Geiger: You write that your own particular atheism is very much a protestant atheism, that you, I guess it comes out of your own experience when you were young. But is there something peculiar to the King James Bible or to the Church of England practice of faith that you think inspired your journey.
Hitchens: No. All I mean by that is the kind of atheist I originally was, was someone who felt very taken by, or stricken by love for what some have called the authorized or the King James version of the Bible. ... I found that it didn't answer, it didn't answer morally, it didn't answer philosophically. It was that that I cut my teeth on. Friends of mine who are a former Shi'a 12th imam, believers for example, have had a totally different experience coming through to the other side. But I must say I recognize their dilemma. They were told to do it. 12 imams, one of whom has gone missing, who is only waiting to return. I think that reminds me of something, almost certainly plagiarized from an original, not very persuasive script. But I think people have all to find their own way. What I do find is what the experience of unbelief in formal belief is remarkably similar. Very, very similar. So I deduce from that, that the original beliefs are probably very similar too. For all the outward discrepancy, the willingness on their part to make a cause of war. If you look at the number of Shia muslims who've been killed by Sunni Muslims in the last year, it vastly exceeds the number of casualties inflicted in the Iran, excuse me, the Iraq or Afghanistan conflicts by the other side.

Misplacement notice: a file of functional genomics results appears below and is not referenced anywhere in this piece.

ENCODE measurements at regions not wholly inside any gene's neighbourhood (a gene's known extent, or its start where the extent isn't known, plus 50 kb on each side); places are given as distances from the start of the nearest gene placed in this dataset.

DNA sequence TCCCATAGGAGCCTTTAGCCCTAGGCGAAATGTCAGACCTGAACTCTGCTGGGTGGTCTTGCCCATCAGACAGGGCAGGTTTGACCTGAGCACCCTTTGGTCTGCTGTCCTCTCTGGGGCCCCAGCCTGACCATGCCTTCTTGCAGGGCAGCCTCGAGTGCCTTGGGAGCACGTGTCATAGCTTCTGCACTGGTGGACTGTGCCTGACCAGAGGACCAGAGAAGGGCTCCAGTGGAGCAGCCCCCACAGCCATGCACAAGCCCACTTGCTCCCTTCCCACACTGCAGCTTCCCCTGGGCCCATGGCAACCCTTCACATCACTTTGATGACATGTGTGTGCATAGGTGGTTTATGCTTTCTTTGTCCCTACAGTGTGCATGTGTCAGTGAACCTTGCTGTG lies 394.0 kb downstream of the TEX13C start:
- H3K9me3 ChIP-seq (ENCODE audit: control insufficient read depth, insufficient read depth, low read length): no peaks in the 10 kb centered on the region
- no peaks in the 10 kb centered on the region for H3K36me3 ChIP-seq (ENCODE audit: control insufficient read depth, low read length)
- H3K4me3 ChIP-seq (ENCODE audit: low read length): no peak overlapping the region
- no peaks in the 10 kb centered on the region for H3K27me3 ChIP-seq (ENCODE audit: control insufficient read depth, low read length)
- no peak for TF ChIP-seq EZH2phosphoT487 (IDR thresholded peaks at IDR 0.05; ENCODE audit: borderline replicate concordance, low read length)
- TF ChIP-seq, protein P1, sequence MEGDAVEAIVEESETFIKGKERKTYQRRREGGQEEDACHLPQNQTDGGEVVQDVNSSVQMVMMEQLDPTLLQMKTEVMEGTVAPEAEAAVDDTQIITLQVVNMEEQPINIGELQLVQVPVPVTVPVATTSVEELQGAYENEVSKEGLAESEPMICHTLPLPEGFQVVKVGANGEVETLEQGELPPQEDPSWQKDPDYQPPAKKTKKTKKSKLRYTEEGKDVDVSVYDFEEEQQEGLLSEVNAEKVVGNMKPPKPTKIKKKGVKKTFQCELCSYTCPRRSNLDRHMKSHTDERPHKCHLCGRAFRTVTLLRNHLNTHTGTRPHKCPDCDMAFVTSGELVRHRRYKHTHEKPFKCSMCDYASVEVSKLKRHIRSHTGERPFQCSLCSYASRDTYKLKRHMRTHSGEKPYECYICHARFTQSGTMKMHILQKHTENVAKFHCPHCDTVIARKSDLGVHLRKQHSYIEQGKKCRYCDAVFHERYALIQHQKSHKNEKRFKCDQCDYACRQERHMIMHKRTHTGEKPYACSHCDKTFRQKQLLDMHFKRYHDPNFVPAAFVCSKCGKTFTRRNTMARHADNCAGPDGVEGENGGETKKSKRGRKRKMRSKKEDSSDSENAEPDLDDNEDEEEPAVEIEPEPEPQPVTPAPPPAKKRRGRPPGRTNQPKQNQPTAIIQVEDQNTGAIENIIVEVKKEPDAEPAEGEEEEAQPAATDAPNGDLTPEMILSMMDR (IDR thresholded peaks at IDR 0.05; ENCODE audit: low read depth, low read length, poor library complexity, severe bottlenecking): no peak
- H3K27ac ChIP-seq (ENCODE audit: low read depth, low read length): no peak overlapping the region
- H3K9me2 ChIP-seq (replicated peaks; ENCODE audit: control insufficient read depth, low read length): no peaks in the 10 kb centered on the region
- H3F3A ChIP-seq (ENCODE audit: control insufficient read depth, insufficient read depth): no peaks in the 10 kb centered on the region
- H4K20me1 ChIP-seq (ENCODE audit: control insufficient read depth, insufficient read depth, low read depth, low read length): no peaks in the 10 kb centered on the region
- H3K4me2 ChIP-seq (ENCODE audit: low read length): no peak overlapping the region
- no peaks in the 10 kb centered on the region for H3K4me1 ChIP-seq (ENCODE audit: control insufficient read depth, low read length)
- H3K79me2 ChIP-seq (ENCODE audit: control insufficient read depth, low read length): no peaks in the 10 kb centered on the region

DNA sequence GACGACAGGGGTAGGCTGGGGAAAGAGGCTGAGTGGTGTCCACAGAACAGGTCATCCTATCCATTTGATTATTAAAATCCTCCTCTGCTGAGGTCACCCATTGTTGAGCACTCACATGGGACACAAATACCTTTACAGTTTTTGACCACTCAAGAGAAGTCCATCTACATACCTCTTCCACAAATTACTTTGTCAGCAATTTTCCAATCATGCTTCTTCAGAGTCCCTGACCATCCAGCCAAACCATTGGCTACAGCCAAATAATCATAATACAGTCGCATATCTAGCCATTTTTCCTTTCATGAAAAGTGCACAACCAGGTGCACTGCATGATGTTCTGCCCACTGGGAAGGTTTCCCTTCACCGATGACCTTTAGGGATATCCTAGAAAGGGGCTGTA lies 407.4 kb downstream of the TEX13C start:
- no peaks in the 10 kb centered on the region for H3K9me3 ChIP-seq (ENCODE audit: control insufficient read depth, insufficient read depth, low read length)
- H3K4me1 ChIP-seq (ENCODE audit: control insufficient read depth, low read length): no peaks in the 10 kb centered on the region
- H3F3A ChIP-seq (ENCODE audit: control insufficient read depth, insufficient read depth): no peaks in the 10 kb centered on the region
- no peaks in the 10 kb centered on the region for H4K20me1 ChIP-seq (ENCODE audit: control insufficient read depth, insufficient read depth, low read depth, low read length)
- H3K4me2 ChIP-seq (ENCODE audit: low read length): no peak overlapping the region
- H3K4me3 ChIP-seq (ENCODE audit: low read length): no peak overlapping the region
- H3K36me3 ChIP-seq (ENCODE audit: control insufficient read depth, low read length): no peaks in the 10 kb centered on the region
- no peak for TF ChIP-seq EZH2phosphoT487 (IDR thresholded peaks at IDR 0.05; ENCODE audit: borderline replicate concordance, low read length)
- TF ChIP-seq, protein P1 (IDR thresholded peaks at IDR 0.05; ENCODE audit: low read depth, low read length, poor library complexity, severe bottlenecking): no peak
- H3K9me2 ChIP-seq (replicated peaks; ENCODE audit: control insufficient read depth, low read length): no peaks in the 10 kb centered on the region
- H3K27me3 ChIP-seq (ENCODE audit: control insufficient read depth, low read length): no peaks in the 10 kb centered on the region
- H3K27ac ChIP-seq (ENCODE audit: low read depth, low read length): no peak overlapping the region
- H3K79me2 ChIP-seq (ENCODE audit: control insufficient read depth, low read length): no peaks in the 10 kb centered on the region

Geiger: Many people, I think, derive a pleasure value from religion in part because of the ceremony. Does ritual play a part in your own life? Is there some aspect of that that's missing?
Hitchens: I say in the opening of God is Not Great, that one of the huge advantages or being a non-believer is that you don't have to keep on reinforcing your non-belief by going to ceremonies. And in the keeping of company, sort of try to make it seem more true because it's being affirmed in a crowd. Or by ritual, or by incantation of any sort. We don't need that. And I can run into a non-believer who I haven't known before and in a very short time discover roughly what we have in common. But we don't have to keep reminding ourselves, hey, remember, keep the faith on this point. It's absolutely what we don't need. I don't even belong to any atheist or secular group for example. I'm a little suspicious of people who do. Though I can understand how many of them feel isolated, especially in some parts of the United States. But I think the need for that reaffirmation is kind of a pathetic thing, even when it can have beautiful outcomes, as in certain celebrations ...
If some people, nonetheless do find it comforting or consoling, I say I wish them joy with it. I just don't want to have to hear about it. In other words, I don't want at Christmas time, to know anything the government says or does, such as displays of Christmas trees or indeed, Santa Claus, or nativity scenes, or anything of this sort. ... I don't want them teaching it in school. I don't want them asking for government subsidies for it. I don't want them saying it's illegal to ridicule it. All of these things they do, all the time. I'd prefer not to have to know what these people think. Isn't it enough for them that they have a God who loves them and will give them salvation? I mean, if I believed that, I'd be happy. They're not happy. They won't be happy until everyone else believes it too. And that's surely a very bad sign and it's a sign of intellectual and moral weakness.
Geiger: You don't have a Christmas tree, I take it.
Hitchens: Sure, I do. As long as I've been a father, I've always had one. And I have Passover as well, in homage to another tradition of which I have a partial claim.
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